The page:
all words: Josh Phelps
all photos: Katherine Gaines
Nostalgia was inescapable last week as two weddings reunited me with people I hadn’t seen in 10 years and The Bangles came to town with years of childhood memories in tow. With two parents working three jobs in the early 80s and a newly minted cable subscription, Adam Curry and Martha Quinn played babysitter while I emptied the contents of a lead E.T. lunchbox every afternoon onto the den floor and geeked out to “Music Television.”
The kids know it now as “MTV” and more for Teen Mom than Teena Marie but 30 years ago it was as important a tool for breaking a band as terrestrial radio and The Bangles were ubiquitous. Armed with an endless array of jangly rock tunes, Vicki (guitar/vox) and Debbi Peterson (drums/vox) harmonized in lockstep with megaton sex-bomb Susanna Hoffs to own the charts in the second half of the decade. It didn’t hurt to have Prince tossing the group earworm piano lines like “Manic Monday” or Hoffs’ two-pronged invasion into the sexual awakenings of adolescent boys everywhere.
First, give them early onset hypertension singing about doing “anything you want me to” and teaching “everything that a boy should know” with “In Your Room,” sporting a slick “Hey Mickey” beat and “Dancing With Myself” guitars. Then rock them to sleep with the band’s biggest hit, “Eternal Flame”. Between this and Axl Rose’s leather pants, 1987 was a wild fucking year for an 8 year old.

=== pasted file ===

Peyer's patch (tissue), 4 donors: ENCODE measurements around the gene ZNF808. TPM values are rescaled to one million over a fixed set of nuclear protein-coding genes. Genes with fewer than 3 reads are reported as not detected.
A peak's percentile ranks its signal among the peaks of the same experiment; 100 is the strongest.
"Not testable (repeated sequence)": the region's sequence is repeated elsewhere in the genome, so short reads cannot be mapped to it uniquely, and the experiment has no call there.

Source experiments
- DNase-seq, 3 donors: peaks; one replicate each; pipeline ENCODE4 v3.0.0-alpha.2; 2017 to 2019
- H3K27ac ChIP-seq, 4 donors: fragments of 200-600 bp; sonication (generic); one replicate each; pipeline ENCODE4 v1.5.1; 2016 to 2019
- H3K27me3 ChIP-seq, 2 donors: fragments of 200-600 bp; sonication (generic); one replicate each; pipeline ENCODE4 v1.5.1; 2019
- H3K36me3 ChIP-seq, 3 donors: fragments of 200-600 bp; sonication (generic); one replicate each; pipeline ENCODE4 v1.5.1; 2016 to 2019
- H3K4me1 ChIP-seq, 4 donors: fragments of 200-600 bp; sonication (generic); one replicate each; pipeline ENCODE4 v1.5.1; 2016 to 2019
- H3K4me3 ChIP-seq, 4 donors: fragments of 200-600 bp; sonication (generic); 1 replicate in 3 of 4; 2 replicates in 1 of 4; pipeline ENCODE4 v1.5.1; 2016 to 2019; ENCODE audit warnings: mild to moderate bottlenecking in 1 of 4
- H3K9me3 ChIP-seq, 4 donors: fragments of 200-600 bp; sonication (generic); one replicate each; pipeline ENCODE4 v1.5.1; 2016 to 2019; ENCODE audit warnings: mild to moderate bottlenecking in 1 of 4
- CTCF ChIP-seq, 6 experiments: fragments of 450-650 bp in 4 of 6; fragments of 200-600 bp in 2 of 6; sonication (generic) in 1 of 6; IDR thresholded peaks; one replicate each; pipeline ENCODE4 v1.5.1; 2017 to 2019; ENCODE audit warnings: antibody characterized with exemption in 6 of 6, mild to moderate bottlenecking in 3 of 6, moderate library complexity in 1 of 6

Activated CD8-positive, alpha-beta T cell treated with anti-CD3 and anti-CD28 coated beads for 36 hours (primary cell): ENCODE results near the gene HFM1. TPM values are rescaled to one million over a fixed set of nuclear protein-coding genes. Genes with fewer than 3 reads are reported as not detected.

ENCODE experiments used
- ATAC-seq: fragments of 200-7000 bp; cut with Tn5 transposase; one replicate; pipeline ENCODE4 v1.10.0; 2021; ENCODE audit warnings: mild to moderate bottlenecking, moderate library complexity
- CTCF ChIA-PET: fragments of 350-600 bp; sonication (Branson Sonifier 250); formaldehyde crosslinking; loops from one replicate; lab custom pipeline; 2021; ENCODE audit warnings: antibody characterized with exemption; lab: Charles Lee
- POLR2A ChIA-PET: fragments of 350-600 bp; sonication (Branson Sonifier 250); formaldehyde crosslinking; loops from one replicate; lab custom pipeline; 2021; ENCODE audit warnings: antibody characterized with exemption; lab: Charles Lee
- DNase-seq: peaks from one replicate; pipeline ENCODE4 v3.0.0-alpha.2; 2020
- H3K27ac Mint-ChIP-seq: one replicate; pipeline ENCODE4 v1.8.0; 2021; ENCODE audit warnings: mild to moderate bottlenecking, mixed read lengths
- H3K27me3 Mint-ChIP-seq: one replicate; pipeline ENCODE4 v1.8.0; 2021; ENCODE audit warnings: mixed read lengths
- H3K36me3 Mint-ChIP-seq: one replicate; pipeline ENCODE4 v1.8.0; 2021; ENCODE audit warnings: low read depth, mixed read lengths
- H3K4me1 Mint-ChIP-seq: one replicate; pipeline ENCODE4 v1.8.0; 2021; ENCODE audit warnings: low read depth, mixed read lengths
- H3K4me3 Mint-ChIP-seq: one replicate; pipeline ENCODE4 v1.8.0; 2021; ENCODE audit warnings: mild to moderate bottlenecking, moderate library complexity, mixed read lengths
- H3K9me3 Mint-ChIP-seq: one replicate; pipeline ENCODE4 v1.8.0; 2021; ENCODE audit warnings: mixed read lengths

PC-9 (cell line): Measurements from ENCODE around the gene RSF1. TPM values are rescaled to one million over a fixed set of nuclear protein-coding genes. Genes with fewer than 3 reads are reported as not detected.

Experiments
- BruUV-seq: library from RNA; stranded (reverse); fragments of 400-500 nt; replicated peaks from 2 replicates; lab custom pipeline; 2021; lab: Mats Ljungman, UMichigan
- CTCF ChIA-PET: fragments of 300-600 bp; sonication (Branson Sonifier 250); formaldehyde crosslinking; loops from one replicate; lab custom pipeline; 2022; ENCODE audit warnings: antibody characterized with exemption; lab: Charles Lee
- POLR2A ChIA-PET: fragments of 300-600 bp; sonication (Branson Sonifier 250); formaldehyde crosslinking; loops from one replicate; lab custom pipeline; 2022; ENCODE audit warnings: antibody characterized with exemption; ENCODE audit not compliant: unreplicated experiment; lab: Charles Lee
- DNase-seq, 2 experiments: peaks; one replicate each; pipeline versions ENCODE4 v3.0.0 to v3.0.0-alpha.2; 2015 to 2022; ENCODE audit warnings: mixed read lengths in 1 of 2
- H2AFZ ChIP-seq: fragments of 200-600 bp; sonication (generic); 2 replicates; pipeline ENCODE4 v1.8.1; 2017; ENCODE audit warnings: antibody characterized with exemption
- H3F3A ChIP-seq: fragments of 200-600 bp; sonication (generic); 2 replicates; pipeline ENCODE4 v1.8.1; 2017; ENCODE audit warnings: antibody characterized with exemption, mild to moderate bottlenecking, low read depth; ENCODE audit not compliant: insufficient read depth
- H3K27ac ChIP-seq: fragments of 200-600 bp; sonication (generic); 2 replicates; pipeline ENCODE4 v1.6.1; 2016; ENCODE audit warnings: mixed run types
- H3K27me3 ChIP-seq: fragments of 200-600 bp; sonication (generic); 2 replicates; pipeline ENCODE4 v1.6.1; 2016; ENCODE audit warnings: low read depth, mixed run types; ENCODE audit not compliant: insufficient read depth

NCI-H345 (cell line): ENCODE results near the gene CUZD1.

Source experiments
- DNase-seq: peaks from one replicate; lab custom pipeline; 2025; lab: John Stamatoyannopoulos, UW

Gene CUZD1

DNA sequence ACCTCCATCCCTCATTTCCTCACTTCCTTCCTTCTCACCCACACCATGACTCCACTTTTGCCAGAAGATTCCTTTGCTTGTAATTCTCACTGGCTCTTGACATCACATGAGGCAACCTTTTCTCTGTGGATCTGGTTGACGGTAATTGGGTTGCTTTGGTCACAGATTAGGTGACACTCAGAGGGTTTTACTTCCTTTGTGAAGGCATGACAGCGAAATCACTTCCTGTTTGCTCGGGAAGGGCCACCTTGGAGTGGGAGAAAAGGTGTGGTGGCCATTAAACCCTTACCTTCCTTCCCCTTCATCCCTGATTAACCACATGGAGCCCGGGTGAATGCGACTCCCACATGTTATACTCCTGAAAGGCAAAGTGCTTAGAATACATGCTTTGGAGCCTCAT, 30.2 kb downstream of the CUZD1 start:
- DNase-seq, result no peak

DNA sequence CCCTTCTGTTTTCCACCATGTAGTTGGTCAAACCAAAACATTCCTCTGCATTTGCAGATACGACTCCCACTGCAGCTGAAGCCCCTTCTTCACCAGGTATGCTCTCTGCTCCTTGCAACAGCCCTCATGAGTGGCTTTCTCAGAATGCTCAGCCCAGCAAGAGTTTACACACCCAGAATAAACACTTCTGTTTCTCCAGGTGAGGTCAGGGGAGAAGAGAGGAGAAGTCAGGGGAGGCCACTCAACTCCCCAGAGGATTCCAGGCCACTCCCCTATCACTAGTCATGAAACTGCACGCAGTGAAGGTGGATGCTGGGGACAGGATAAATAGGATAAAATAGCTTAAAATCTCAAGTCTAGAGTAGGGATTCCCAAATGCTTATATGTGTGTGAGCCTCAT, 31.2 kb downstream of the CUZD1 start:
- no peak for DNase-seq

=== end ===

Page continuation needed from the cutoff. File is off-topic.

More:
Speaking of the hits, The Bangles had enough to tour forever, new material or not, but since reuniting in the late 90s they’ve put a few records and EPs out including 2011’s Sweetheart of the Sun. Produced by frequent Hoffs collaborator Matthew Sweet of “Girlfriend” fame, it’s a more than capable set of traditional Bangles tracks that the 930 crowd was not there to hear. Not that they weren’t respectful – everyone listened politely as they banged out album opener “Anna Lee” and the southern boogie of “Ball and Chain” with Debbie on lead vocals.
But the unspoken contract with a $30-plus ticket is that you’re gonna get the hits, baby, and they commenced fairly early with the Simon and Garfunkel cover of “Hazy Shade of Winter” off of the Less Than Zero soundtrack (easily the biggest hit off the Rick Rubin produced record and conspicuously sandwiched between LL Cool J, Slayer, Public Enemy, and Danzig.) “Manic Monday’s” ode to Sunday fun, procrastination, and sex over sleep was a lot earlier in the set than I expected but endeared the crowd while setting them up for a few less popular songs. Just enough time for everyone to share beers and synchronous pogos during “If She Knew What She Wants” and tears and group hugs during “Eternal Flame.”
The night ended with “In Your Room” and “Hero Takes a Fall” off of their debut followed with the delightfully cheesy “Walk Like An Egyptian,” a family affair as openers Antigone Rising joined to dance ridiculously and add some vocals. Bottom line, these women are pros with the crowd wrapped around their fingers and certainly not dummies – no Cyndi Lauper blues-revue here.